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I Sent A Letter to Eric Holder & John Durham Today Asking Why No One Has Been Prosecuted For Destroying the Torture Tapes

Y’all know me by my screen name, which is Mason. I decided to write the following letter after reading bmaz’s excellent letter.

Now y’all know my real name, which I have no reason to hide. I omitted my address below just in case some crazy person reads this and decides to grab his fifteen minutes of fame at my expense. I did not omit my address in the original letter. There is one other difference. The salutation and first sentence is tailored to each of the four listed addressees.

I emailed the letter to each of the four addressees between 1:45 pm and 2 pm EDT and will advise if I receive a response.

Fred [Mason]

Frederick D. Leatherman, Jr.
Professor of Law
[Address Omitted]

November 5, 2010

SENT VIA EMAIL

Mr. Eric H. Holder, Jr.
Attorney General of the United States
United States Department of Justice
950 Pennsylvania Avenue, NW
Washington, DC 20530-0001

Mr. John Durham
First Assistant United States Attorney
District of Connecticut
450 Main Street
Room 328
Hartford, CT 06103

Ms. Tracy Schmaler
Deputy Director
Office of Public Affairs
United States Department of Justice
950 Pennsylvania Avenue, NW
Washington, DC 20530-0001

Mr. Dean Boyd
Public Affairs Specialist
Office of Public Affairs
United States Department of Justice
950 Pennsylvania Avenue, NW
Washington, DC 20530-0001

Dear Mr. Attorney General Holder,

The five-year statute of limitations, within which to initiate a prosecution against a person who intentionally destroyed CIA tape recordings of individuals who were being tortured by U.S. officials while in U.S. custody, expires on Monday, November 8, 2010. As a retired law professor, former criminal defense attorney, and defender of the Constitution, Bill of Rights, and the Rule of Law for more than thirty years, I am extremely concerned by the absence of an indictment or complaint charging anyone with destroying the 92 missing tapes and the absence of any official explanation regarding why.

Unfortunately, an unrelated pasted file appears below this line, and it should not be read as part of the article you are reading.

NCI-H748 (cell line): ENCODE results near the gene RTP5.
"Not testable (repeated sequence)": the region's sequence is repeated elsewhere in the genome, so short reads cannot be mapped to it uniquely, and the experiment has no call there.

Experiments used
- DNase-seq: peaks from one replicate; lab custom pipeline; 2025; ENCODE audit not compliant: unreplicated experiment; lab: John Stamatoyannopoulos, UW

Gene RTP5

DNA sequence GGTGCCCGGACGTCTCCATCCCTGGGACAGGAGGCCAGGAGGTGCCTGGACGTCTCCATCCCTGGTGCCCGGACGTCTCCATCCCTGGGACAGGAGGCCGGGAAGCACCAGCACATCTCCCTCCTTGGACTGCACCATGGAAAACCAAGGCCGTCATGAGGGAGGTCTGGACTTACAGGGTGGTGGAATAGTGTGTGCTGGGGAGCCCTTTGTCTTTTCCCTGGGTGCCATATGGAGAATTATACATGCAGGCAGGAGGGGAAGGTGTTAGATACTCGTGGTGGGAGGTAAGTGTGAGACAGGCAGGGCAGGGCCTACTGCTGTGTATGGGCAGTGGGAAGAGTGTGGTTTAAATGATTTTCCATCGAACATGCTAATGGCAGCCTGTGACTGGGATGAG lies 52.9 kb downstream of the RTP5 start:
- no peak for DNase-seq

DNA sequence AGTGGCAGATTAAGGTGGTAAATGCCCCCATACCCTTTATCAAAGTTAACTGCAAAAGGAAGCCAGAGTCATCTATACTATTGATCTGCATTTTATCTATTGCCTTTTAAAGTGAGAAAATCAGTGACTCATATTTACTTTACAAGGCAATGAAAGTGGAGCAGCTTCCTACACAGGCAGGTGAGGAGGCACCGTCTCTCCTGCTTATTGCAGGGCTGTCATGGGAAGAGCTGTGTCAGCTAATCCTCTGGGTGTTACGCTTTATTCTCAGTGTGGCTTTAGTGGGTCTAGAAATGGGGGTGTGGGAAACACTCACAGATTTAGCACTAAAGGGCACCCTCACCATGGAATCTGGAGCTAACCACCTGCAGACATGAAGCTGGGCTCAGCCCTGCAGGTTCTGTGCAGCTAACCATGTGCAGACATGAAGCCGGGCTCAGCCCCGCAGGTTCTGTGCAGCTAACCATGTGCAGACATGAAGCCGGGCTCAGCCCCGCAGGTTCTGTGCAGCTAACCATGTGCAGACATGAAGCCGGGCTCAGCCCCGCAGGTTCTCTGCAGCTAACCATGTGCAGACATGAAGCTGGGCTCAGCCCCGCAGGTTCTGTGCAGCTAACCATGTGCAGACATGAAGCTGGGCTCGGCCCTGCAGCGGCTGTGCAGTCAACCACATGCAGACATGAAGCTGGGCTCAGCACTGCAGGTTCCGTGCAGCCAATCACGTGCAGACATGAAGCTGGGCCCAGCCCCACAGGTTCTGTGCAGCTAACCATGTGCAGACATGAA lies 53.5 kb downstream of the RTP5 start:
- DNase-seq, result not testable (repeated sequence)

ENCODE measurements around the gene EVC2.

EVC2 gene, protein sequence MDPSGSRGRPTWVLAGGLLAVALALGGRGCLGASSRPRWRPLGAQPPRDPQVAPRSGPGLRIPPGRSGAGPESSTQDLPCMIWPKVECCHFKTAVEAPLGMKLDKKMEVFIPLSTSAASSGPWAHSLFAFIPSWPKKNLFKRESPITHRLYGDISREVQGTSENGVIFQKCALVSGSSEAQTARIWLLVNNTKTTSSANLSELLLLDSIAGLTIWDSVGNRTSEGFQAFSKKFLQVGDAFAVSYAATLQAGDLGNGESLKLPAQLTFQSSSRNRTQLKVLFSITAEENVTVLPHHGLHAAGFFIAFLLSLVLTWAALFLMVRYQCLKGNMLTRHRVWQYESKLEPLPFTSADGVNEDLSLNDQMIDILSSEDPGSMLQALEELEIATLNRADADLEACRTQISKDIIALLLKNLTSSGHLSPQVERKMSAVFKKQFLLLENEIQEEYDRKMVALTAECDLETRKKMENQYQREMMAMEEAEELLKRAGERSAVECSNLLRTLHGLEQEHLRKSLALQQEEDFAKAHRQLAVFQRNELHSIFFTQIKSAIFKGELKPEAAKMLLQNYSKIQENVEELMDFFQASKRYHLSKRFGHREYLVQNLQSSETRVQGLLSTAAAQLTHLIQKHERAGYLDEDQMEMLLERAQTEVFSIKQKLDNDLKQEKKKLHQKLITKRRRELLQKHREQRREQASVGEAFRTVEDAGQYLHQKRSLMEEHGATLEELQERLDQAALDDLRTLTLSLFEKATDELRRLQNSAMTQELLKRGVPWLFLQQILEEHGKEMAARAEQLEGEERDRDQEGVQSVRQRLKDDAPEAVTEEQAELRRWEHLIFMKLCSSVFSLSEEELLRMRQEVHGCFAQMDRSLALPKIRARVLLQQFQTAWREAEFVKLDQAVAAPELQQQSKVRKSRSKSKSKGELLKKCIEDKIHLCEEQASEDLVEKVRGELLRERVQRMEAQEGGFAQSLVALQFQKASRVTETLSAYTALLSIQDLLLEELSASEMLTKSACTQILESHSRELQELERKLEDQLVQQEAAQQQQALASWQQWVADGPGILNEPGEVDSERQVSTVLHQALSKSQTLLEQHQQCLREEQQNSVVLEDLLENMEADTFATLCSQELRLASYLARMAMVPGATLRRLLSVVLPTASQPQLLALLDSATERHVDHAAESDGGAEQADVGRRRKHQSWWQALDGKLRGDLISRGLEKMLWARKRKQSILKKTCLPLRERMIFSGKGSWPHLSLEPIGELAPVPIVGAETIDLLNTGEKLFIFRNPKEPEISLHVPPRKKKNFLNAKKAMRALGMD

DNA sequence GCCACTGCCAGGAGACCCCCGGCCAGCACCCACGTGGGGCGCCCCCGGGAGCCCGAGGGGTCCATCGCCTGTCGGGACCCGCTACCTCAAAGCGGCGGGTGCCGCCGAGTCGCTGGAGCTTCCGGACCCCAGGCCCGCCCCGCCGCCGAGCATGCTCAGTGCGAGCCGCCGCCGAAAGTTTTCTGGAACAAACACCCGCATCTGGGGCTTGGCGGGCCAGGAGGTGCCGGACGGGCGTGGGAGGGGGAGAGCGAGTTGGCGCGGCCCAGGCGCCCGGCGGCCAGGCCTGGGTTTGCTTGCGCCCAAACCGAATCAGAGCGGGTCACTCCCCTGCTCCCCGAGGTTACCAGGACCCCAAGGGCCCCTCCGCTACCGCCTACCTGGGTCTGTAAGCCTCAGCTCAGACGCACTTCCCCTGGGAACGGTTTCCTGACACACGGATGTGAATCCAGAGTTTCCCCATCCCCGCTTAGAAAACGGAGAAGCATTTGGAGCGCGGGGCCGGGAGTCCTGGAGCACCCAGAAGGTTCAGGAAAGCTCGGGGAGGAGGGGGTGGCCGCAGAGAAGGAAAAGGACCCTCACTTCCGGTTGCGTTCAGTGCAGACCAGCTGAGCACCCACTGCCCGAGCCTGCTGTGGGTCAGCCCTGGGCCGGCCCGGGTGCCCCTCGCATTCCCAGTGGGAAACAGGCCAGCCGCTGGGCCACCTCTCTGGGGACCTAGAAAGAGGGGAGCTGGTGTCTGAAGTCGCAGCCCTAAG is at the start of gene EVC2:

I should not have to remind or explain to anyone at the Department of Justice that “looking forward, not backward,” is a political policy and not a rule of law. I am not alone when I characterize the policy as an intentional obstruction of justice by concealing evidence of a crime, which is the same crime, by the way, that was committed by the person or persons who destroyed the tapes. As you well know, obstruction of justice and conspiracy to obstruct justice are federal felonies and impeachable offenses.

The Department of Justice’s silence is deafening. I cannot think of any reason why the department has not indicted anyone yet or officially announced why it decided against seeking an indictment. Under the circumstances, I cannot imagine that a grand jury would have refused to return an indictment, so what is going on?

A little over 60 years ago, Justice Jackson of the United States Supreme Court prosecuted and convicted German officials for war crimes, including torture, and crimes against humanity. He did not “look forward, not backward,” to avoid his responsibility to uphold the rule of law. He accepted the responsibility and so should the Department of Justice.

Sincerely,

____________________________
Frederick D. Leatherman, Jr.
Professor of Law

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Frederick Leatherman

Frederick Leatherman

I am a former law professor and felony criminal defense lawyer who practiced in state and federal courts for 30 years specializing in death penalty cases, forensics, and drug cases.

I taught criminal law, criminal procedure, law and forensics, and trial advocacy for three years after retiring from my law practice.

I also co-founded Innocence Project Northwest (IPNW) at the University of Washington School of Law in Seattle and recruited 40 lawyers who agreed to work pro bono, assisted by law students, representing 17 innocent men and women wrongfully convicted of sexually abusing their children in the notorious Wenatchee Sex Ring witch-hunt prosecutions during the mid 90s. All 17 were freed from imprisonment.

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